World View Enterprises bills itself on its website as a “full-service commercial launch provider”—it offers to take various types of equipment up to the edge of space using a balloon for a short amount of time for less money than NASA charges. The newly burgeoning field of balloon science is the topic of a Feature piece by journalist Adam Mann for the journal Science—he takes a closer look at the work done by the team at World View and others who are looking to expand the field.
Sending balloons up into the air to learn more about what is going on down here on Earth has a very long history, most of which includes monitoring war or the weather. But over the past few decades, as electronic equipment has grown smaller, the demand for sending up all manner of new devices has grown—and that, Mann notes, has given rise to companies such as World View.
NASA is a big player in the balloon business, too—it has giant balloons that take both its own equipment and that of others (for a steep price) way above the Earth. But World View has one advantage over the balloons offered by NASA: It can hover over one spot rather than drifting with stratospheric winds. This is possible because the wind blows in different directions at different altitudes. Engineers at World View use air pumps to cause their balloons to rise or fall to meet wind currents moving in desired directions and thus maintain position. World View has another advantage, as well—price. NASA charges on the order of $2 million to $3 million per trip, whereas World View charges just a few hundred thousand dollars. But the company still needs to play catch-up in other ways. Currently, it is only able to keep its balloons aloft for approximately 12 hours and can only carry a payload of 50 kg, compared to NASA’s 3600kg.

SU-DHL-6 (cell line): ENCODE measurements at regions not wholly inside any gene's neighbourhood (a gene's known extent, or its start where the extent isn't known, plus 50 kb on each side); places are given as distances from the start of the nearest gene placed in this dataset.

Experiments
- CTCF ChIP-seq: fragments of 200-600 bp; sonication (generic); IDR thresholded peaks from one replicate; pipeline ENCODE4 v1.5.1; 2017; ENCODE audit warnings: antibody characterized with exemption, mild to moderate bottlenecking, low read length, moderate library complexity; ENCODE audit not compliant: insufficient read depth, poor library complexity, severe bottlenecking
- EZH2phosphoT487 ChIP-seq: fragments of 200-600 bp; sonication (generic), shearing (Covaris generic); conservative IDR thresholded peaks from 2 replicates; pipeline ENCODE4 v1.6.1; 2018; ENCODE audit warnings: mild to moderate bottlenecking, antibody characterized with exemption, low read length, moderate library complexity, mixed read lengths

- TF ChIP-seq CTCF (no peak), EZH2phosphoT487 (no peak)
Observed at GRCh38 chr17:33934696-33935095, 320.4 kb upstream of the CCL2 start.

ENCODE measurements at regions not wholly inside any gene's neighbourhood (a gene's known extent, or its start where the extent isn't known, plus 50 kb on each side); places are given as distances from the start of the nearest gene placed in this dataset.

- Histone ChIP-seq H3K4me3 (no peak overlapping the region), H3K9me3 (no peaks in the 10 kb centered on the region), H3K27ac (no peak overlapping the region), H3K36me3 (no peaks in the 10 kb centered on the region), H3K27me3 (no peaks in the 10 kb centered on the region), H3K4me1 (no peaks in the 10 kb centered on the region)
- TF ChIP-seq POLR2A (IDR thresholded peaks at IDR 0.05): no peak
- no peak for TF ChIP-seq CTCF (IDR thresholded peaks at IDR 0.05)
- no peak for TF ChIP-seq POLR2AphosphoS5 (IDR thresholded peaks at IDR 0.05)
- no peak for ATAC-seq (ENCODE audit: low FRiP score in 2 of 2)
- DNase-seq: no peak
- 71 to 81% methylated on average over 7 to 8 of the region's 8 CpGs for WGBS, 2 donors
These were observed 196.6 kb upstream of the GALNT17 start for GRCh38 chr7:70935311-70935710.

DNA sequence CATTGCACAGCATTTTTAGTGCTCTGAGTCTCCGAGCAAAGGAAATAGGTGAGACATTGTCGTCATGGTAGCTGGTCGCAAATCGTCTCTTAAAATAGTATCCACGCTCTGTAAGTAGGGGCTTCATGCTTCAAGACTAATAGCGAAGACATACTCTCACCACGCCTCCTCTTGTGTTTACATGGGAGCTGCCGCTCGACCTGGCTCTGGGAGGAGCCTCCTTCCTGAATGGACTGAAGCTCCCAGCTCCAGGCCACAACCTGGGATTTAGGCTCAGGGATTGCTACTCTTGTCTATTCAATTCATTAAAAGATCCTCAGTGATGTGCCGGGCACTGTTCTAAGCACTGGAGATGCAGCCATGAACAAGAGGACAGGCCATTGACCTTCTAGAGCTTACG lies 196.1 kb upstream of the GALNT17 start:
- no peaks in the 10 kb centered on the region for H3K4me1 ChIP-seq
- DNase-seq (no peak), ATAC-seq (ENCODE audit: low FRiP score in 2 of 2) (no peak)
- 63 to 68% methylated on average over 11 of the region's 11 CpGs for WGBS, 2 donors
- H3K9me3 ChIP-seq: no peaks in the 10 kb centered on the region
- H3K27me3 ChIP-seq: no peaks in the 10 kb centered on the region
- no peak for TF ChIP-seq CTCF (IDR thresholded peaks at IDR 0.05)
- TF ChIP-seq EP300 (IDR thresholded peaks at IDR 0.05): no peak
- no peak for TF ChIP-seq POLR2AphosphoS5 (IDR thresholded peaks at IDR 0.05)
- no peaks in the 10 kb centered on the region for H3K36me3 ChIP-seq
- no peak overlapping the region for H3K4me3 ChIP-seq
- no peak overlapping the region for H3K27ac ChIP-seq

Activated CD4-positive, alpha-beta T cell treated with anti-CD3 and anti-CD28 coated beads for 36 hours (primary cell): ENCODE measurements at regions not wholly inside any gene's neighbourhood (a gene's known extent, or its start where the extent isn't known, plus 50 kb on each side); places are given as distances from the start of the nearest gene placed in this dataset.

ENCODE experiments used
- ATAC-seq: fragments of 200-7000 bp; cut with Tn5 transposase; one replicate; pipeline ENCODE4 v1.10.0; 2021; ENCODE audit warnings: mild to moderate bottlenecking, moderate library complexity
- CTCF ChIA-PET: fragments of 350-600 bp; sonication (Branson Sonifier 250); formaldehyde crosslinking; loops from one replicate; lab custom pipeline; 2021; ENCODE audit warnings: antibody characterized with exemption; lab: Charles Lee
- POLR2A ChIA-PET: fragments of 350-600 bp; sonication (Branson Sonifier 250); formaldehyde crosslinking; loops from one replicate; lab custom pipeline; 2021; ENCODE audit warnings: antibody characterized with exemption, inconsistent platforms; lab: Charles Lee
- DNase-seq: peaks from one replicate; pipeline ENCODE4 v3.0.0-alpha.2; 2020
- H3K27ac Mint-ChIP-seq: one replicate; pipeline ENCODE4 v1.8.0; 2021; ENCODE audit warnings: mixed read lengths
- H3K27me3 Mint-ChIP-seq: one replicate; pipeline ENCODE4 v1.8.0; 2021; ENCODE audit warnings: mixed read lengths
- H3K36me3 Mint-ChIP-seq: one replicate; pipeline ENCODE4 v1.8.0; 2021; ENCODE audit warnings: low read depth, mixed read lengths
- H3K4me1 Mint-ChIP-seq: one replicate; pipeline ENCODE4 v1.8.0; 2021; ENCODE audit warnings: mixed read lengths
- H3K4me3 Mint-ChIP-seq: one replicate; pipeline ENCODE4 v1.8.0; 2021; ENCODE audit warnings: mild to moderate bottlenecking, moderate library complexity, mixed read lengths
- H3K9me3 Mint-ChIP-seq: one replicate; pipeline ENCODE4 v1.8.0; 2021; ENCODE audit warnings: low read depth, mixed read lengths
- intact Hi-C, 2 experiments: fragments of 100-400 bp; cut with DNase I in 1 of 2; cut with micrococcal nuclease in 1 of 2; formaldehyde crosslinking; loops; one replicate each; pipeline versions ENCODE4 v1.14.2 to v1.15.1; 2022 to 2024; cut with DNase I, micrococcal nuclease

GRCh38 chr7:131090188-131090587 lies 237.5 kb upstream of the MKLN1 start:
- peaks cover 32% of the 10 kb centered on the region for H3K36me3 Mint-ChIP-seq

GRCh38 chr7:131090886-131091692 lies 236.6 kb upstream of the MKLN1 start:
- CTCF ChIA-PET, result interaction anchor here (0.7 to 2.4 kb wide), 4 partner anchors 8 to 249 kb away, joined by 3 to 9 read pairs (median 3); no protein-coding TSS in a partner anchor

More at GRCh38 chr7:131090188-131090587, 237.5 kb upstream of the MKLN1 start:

Still, as Mann notes, high-altitude balloon science is on the verge of becoming something much bigger. Balloons that can remain in place could prove valuable for tracking hurricanes or events like flash floods, for example. They could also measure the impact of forest fires or provide farmers with soil moisture readings or overall views of their farms. Others see the high-flying balloons as a platform for studying the stars, or perhaps more importantly, the sun—to warn of solar flares. Mann suggests as demand for balloons rises, options will increase and prices will fall, opening even more opportunities.
Filed Under: Aerospace + defense